|CryoSolplus is a dispersion that can absorb three times as much heat as water, and can prevent batteries from overheating. Click to enlarge.|
Researchers at the Fraunhofer Institute for Environmental, Safety and Energy Technology UMSICHT in Oberhausen have developed a new phase-change material (PCM) coolant that conducts heat away from a traction battery for electric vehicles three times more effectively than water, keeping the battery temperature within an acceptable range even in extreme driving situations.
Avoiding overheating EV battery packs is important to maintaining long service life; operating a battery at a temperature of 45°C instead of 35°C halves its service life. Conventional cooling systems have not reached their full potential, Fraunhofer suggests:
Air cooling systems are limited, FraunhoferÚ says, because air can absorb only very little heat and is also a poor conductor of it. What’s more, air cooling requires big spaces between the battery’s cells to allow sufficient fresh air to circulate between them.
Water-cooling systems are still in their infancy. Though their thermal capacity exceeds that of air-cooling systems and they are better at conducting away heat, their downside is the limited supply of water in the system compared with the essentially limitless amount of air that can flow through a battery.
Fraunhofer researchers have developed a coolant they call CryoSolplus—a dispersion that mixes water and paraffin along with stabilizing tensides (also known as surfactants: chemical species that act as wetting agents to lower the surface tension of a liquid)—and a dash of the anti-freeze agent glycol. The advantage is that CryoSolplus can absorb three times as much heat as water, and functions better as a buffer in extreme situations such as trips on the freeway at the height of summer.
This means that the holding tank for the coolant can be much smaller than those of watercooling systems—saving both weight and space under the hood. In addition, CryoSolplus is good at conducting away heat, moving it very quickly from the battery cells into the coolant. With additional costs of just €50–100, the new cooling system is only marginally more expensive than water cooling.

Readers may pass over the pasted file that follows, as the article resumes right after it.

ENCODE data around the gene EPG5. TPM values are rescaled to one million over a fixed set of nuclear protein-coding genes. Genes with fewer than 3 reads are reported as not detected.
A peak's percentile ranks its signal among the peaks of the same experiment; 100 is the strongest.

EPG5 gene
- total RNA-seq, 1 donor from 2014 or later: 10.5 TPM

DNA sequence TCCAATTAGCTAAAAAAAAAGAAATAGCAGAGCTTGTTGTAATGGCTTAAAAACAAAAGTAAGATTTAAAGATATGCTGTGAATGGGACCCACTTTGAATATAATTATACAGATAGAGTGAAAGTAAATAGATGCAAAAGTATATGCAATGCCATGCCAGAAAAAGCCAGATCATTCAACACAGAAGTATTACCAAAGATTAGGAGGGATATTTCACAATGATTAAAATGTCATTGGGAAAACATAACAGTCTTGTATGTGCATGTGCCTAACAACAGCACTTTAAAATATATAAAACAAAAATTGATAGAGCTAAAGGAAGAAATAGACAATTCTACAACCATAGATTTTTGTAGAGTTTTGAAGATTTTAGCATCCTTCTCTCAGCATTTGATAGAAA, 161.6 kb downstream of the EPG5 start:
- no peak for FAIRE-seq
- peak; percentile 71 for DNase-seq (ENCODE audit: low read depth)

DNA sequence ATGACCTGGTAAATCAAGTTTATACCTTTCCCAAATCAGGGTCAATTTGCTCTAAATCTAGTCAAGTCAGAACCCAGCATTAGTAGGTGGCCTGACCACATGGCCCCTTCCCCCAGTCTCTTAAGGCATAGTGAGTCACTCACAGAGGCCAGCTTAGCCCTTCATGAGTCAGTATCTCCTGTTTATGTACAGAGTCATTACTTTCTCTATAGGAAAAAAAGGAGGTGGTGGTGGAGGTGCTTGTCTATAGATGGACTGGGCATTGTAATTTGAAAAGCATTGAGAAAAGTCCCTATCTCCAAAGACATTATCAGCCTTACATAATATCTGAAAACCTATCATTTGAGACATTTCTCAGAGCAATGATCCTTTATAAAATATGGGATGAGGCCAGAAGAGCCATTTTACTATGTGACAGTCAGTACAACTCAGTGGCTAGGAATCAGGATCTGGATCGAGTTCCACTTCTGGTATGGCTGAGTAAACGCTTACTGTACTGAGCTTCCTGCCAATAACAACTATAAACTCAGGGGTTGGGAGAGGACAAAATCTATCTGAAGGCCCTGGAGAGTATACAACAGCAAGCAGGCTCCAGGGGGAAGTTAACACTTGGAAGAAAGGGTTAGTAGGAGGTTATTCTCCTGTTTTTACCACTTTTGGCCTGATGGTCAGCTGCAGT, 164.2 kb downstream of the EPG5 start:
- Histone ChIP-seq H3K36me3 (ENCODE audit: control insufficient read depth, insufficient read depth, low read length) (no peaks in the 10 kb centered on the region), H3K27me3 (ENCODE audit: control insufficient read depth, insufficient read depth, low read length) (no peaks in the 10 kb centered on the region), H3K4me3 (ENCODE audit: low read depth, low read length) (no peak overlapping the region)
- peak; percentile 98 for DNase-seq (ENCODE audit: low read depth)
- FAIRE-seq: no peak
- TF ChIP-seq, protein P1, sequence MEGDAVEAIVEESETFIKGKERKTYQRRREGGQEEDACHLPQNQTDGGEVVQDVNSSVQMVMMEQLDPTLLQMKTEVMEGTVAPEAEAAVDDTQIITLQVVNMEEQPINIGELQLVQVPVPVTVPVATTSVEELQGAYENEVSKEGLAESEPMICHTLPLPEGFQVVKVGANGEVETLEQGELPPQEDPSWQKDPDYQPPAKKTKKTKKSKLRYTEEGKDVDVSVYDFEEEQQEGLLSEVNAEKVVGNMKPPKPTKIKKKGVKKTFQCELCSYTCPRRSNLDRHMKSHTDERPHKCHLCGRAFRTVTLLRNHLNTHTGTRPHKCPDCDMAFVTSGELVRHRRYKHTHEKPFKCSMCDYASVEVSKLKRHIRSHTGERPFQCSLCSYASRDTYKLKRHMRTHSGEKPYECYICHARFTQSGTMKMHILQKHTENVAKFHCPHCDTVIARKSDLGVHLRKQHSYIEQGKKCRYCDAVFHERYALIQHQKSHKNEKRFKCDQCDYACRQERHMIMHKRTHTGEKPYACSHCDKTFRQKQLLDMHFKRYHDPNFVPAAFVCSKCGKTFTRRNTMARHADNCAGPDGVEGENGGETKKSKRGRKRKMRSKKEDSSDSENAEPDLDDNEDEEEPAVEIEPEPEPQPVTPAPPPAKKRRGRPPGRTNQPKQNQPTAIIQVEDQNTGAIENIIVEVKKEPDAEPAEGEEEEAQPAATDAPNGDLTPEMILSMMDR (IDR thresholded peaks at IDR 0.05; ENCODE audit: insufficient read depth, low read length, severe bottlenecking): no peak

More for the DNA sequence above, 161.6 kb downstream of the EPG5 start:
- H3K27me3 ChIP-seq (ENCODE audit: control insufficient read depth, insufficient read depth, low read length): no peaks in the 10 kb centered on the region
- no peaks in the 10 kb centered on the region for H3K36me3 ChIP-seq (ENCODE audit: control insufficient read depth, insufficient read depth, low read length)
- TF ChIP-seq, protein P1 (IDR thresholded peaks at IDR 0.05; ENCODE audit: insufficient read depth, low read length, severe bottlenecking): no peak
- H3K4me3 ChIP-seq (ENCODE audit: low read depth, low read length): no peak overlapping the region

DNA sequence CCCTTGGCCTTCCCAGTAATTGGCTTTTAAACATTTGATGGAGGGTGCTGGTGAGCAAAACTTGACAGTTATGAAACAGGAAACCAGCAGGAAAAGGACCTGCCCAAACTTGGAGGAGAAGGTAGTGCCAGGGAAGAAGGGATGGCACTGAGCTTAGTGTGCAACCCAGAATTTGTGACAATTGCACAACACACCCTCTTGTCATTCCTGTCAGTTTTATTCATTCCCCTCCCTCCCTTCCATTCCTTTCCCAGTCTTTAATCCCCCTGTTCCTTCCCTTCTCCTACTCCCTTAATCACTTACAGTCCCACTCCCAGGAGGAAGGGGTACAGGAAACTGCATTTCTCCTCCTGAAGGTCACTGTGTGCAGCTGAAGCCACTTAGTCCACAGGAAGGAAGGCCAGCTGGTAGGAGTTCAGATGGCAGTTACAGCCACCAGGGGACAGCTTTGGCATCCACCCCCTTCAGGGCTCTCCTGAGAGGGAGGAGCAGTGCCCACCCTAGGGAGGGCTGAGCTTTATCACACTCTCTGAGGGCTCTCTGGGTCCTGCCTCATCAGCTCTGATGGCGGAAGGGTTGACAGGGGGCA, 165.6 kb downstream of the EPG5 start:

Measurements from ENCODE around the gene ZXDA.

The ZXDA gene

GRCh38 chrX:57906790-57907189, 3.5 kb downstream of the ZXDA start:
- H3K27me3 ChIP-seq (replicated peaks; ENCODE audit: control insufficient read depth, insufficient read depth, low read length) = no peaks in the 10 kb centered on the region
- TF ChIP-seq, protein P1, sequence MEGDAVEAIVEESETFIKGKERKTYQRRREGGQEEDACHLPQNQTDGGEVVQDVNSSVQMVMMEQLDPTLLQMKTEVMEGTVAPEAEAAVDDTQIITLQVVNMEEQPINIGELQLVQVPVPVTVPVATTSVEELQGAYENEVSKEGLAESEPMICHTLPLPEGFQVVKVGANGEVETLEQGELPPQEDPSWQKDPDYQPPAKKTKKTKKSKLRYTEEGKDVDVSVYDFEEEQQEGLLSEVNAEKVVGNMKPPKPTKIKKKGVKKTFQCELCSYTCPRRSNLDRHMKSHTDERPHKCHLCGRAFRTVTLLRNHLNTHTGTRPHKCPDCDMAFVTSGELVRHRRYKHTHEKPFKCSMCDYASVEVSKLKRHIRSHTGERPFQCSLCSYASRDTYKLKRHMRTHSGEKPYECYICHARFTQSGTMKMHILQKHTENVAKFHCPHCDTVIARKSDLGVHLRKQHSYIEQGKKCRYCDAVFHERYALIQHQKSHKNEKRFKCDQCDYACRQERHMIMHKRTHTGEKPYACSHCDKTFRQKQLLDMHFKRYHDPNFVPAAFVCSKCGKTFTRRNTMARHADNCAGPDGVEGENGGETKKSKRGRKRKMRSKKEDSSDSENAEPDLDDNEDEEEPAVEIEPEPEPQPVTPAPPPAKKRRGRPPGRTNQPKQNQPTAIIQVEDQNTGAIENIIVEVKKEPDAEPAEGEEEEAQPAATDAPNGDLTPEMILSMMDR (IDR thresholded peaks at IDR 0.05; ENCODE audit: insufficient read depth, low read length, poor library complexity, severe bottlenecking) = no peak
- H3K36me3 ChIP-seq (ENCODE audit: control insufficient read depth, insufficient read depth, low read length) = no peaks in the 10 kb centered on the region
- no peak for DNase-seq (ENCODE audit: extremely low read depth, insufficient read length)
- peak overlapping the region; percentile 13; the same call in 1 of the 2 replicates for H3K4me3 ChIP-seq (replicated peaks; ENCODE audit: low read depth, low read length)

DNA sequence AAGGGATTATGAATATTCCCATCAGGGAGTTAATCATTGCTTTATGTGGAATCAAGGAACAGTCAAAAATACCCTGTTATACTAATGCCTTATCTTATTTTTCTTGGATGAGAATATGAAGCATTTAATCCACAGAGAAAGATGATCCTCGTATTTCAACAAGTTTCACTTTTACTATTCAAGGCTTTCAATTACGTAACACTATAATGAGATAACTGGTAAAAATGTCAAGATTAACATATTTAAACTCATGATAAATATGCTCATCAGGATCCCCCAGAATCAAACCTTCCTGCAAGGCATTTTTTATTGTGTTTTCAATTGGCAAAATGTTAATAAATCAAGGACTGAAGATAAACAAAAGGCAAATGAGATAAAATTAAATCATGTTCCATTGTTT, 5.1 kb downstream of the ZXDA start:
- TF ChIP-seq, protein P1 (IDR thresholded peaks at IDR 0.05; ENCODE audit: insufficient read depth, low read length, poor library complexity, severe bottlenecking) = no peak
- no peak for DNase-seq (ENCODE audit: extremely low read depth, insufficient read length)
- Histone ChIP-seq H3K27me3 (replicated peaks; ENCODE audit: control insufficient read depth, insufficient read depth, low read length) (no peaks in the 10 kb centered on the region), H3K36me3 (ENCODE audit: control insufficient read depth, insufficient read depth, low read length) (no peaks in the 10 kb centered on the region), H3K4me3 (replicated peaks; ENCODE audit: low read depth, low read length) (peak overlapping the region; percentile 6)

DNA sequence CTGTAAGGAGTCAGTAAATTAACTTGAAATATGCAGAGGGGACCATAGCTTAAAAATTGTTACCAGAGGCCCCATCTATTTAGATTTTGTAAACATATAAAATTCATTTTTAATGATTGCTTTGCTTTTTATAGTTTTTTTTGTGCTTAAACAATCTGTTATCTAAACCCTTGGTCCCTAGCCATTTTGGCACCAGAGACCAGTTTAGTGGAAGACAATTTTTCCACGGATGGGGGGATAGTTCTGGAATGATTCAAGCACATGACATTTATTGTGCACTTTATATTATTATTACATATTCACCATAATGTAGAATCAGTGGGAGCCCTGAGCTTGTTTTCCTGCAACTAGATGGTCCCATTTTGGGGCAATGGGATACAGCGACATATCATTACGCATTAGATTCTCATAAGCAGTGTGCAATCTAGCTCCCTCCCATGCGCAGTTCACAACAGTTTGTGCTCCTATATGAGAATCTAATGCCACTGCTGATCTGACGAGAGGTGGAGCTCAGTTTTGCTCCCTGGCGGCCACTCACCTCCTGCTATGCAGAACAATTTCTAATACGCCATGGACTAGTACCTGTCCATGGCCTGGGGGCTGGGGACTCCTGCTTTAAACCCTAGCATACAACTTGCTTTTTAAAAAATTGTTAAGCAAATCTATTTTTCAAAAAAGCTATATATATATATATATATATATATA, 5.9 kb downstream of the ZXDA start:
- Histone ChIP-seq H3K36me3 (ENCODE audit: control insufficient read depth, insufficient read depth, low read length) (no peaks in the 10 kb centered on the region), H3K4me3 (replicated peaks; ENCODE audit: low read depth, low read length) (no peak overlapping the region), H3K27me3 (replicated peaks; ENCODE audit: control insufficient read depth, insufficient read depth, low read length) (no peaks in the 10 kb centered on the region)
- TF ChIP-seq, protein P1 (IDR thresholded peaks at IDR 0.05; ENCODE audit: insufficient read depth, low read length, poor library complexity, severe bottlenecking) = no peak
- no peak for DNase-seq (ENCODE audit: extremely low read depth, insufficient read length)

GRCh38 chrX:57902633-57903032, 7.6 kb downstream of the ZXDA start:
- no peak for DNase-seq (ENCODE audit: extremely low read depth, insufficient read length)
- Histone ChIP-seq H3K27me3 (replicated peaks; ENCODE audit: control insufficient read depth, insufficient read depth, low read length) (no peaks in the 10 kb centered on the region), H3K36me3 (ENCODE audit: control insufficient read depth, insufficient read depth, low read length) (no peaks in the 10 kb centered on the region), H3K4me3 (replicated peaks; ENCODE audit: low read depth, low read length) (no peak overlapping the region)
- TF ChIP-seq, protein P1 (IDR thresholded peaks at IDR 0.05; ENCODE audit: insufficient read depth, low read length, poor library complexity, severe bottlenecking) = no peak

As CryoSolplus absorbs heat, the solid paraffin droplets within it melt, storing the heat in the process. When the solution cools, the droplets revert to their solid form (i.e., phase change materials).
The main problem to be overcome during development of CryoSolplus was making the dispersion stable, said Dipl.-Ing. Tobias Kappels, a scientist at UMSICHT. The individual solid droplets of paraffin had to be prevented from agglomerating or—as they are lighter than water—collecting on the surface of the dispersion. They need to be evenly distributed throughout the water. Tensides serve to stabilize the dispersion, depositing themselves on the paraffin droplets and forming a type of protective coating.
To find out which tensides are best suited to this purpose, we examined the dispersion in three different stress situations: How long can it be stored without deteriorating? How well does it withstand mechanical stresses such as being pumped through pipes? And how stable is it when exposed to thermal stresses, for instance when the paraffin particles freeze and then thaw again?—Tobias Kappels
Other properties of the dispersion that the researchers are optimizing include its heat capacity, its ability to transfer heat and its flow capability. The scientists’ next task will be to carry out field tests, trying out the coolant in an experimental vehicle.